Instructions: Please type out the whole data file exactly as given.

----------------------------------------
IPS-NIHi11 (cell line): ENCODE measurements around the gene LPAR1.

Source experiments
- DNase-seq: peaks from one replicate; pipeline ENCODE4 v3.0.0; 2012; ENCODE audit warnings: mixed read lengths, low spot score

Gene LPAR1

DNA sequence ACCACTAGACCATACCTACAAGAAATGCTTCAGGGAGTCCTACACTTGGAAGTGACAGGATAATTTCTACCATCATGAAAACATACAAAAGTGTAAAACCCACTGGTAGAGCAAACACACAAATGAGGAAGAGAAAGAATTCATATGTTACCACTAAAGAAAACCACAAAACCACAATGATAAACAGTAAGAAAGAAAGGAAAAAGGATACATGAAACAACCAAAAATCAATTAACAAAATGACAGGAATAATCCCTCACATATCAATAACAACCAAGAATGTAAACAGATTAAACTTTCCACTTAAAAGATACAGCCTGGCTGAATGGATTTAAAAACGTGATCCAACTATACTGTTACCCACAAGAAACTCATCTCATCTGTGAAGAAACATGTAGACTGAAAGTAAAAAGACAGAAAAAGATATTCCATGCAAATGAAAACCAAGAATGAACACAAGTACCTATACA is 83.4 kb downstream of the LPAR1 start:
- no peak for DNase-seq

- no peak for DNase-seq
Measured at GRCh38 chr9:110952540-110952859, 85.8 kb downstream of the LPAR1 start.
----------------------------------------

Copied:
IPS-NIHi11 (cell line): ENCODE measurements around the gene LPAR1.

Source experiments
- DNase-seq: peaks from one replicate; pipeline ENCODE4 v3.0.0; 2012; ENCODE audit warnings: mixed read lengths, low spot score

Gene LPAR1

DNA sequence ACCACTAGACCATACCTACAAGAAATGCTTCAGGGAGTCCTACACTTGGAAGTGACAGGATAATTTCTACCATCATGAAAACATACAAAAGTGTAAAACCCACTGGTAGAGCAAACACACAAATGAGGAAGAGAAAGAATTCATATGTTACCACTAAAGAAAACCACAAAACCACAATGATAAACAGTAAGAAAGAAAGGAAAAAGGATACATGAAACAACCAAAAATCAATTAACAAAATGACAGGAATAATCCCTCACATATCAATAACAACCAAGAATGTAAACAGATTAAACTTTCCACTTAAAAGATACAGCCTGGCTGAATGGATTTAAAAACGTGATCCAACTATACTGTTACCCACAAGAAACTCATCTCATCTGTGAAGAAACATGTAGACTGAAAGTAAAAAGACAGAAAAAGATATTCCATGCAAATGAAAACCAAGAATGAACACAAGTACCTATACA is 83.4 kb downstream of the LPAR1 start:
- no peak for DNase-seq

- no peak for DNase-seq
Measured at GRCh38 chr9:110952540-110952859, 85.8 kb downstream of the LPAR1 start.